Subprime loans are mortgage loans to individuals that involve above average levels of risk. When the real estate bubble burst, large numbers of these loans defaulted one after the other. The securitisations into which these loans had been packaged collapsed like a house of cards, tearing gaping holes in banks' balance sheets. 

The subprime crisis evolved into a global financial crisis and peaked in the autumn of 2008. That was when the US investment bank Lehman Brothers collapsed. You may still remember the statement given by Germany's Chancellor Angela Merkel and the country's Finance Minister, Peer Steinbrück, 15 years ago to the day, incidentally. 

The inflation rate in the euro area had risen to 4% by the summer of 2008, but fell below zero for the first time ever as a result of the global financial and economic crisis.

Some euro area countries recovered fairly quickly from the crisis: for example, Germany. Other countries, meanwhile, took much longer to recover. And the financial markets now took a much more critical view of these countries' structural weaknesses, in the banking system, say, or in terms of government debt. 

Risk premia on these countries' government bonds had already risen during the financial crisis and continued to go up sharply thereafter. This made it increasingly expensive and difficult for the countries concerned to replace maturing government bonds.

Greece, in particular, but also Ireland, Portugal, Spain and Cyprus experienced massive financial problems – though for different reasons. The sovereign debt crisis in the euro area at times even cast doubt on the continued existence of the monetary union.

The markets calmed down, in no small part thanks to Mario Draghi's announcement in the summer of 2012 that the ECB would do whatever it takes to preserve the euro. Ultimately, however, this crisis was overcome only through a massive joint effort by the Member States, the Eurosystem and the International Monetary Fund. It should not be forgotten in all this that it was, first and foremost, the people in the crisis-hit countries who bore the brunt of the inevitable adjustment measures.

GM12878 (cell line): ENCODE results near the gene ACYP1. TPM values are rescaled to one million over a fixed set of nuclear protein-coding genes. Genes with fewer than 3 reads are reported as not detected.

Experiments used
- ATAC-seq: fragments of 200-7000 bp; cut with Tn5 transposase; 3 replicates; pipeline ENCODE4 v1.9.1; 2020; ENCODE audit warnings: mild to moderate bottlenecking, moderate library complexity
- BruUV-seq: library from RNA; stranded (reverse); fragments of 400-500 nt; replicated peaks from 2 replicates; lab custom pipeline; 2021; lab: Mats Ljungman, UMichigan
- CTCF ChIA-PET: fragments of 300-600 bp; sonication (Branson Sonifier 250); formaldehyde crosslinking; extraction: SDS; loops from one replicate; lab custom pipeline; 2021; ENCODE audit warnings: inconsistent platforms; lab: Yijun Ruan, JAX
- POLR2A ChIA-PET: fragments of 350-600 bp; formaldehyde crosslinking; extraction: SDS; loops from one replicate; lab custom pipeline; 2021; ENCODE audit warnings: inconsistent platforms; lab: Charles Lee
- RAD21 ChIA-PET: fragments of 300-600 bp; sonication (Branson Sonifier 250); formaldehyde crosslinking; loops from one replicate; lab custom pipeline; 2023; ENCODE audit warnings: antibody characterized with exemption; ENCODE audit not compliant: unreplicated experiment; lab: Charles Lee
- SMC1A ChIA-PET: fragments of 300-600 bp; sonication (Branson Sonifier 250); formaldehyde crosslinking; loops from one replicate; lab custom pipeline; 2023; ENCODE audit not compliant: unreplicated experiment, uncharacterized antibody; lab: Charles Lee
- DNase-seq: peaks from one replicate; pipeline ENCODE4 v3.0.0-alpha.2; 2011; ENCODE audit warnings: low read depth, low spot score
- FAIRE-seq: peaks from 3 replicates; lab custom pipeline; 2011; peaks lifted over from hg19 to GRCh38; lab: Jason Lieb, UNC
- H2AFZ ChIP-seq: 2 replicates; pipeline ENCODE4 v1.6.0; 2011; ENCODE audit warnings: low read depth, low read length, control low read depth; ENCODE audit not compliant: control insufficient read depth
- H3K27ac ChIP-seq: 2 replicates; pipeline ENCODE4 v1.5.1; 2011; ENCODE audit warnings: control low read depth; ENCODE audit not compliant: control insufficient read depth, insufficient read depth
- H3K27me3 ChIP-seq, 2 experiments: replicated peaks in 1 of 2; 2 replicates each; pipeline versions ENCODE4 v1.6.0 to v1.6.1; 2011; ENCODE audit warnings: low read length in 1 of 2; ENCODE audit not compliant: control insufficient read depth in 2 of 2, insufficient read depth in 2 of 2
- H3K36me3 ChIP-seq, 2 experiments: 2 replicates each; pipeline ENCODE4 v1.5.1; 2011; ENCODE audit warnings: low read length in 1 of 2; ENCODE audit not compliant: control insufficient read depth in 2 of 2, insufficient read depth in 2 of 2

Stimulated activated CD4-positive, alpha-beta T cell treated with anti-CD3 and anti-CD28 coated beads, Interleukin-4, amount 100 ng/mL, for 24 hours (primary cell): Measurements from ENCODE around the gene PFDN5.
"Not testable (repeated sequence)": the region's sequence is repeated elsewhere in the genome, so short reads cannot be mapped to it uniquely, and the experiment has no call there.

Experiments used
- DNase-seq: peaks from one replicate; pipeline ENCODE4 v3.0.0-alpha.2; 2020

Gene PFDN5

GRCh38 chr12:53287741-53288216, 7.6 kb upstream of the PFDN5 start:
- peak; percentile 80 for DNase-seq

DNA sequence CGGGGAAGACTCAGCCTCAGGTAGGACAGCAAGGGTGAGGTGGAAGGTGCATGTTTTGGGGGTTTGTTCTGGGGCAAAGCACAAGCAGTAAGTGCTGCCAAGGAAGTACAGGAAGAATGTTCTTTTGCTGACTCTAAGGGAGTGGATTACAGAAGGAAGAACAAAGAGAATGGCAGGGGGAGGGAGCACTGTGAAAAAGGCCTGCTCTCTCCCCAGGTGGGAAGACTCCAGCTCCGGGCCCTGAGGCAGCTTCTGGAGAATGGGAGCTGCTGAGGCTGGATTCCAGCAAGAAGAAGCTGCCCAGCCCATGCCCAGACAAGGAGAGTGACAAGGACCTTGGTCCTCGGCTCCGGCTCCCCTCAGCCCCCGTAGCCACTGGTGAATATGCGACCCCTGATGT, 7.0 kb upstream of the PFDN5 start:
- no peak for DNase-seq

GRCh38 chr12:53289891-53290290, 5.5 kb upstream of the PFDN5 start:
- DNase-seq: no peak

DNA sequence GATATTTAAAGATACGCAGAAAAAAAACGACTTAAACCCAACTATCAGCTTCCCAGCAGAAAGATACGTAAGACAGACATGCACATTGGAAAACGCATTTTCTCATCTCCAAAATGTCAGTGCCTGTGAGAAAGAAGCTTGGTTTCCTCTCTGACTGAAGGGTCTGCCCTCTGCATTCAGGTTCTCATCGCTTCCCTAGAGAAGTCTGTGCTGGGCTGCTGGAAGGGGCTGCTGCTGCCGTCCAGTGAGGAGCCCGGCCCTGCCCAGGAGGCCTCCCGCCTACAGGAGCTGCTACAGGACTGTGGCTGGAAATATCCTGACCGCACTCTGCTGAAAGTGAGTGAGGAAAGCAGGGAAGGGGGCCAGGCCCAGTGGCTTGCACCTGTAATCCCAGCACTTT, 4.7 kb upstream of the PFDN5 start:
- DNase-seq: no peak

The euro area debt crisis was followed by several years of exceptionally low inflation from 2013 onwards. For a time, the inflation rate even slipped back into negative territory. 

While that may at first glance seem beneficial for consumers, it is decidedly problematic from a monetary policy perspective. Very low or negative inflation rates can lead to a dangerous downward spiral. And while a central bank can combat excessively high inflation by raising interest rates sharply, excessively low inflation is a more difficult problem. If the inflation rate is lower than desired, the central bank cannot lower interest rates as much as it wants to bring the inflation rate back up to the target. 

Between 2008 and 2019, the Governing Council of the ECB lowered the current main policy rate – the deposit facility rate – from over 3% to minus 0.5%. However, key interest rates cannot be lowered much further. You see, if interest rates are lowered significantly into negative territory, it becomes more advantageous to move money out of accounts and into cash. 

But with the inflation rate in the euro area still below the 2% target, further monetary policy measures were needed. One was to communicate clearly that higher interest rates should not be expected for an extended period of time. A second was to buy bonds on a large scale in order to bring down long-term interest rates, too.

Between 2009 and 2019, the Eurosystem purchased bonds to the tune of more than €2,500 billion. Monetary policy was therefore already very expansionary when a further crisis hit in March 2020, the COVID-19 pandemic.

The Governing Council of the ECB responded by launching the pandemic emergency purchase programme, or PEPP. By making additional large-scale asset purchases, it aimed to prevent the pandemic from jeopardising price stability. 

And the inflation rate did indeed drop to just below zero again. Then, as of 2021, prices started to appreciate sharply. This was, incidentally, a worldwide, not just a euro area phenomenon.

It was triggered by an unexpectedly rapid recovery of the global economy following the sudden downturn caused by the pandemic. A lot of pent-up demand, which was additionally fuelled by monetary and fiscal policy, came up against a limited supply of goods and services. 

In other words, prices started to rise even before Russia's terrible war of aggression against Ukraine. However, the resulting energy and food crisis accelerated the increase in prices noticeably. Prices rose so sharply that euro area inflation hit double digits for the first time ever in the autumn of 2022.

When I took office back in January 2022, it was already clear to me that monetary policy had to act. A wait-and-see approach definitely wasn't an option. And the ECB's Governing Council has indeed acted decisively to prevent high inflation from becoming entrenched.

We have ended net purchases under the asset purchase programmes and raised key interest rates sharply: since July 2022, they've gone up by 4½ percentage points, the largest and swiftest rate hikes ever seen in the euro area.

Although inflation is now coming down again, the "greedy beast" has not yet been tamed. It is worrying that core inflation, which excludes the volatile energy and food price components, is still very high. Core inflation casts an interesting light on the underlying inflation trend, and that is clearly not yet broken.

We on the ECB's Governing Council must maintain our restrictive stance until we can be sure that inflation will return to our medium-term target of 2%.

Looking back at the past 25 years, European monetary policy nevertheless has a good track record. During the period as a whole, the euro area inflation rate has averaged 2.1%. In the long term, the euro has therefore proved a stable currency, as promised.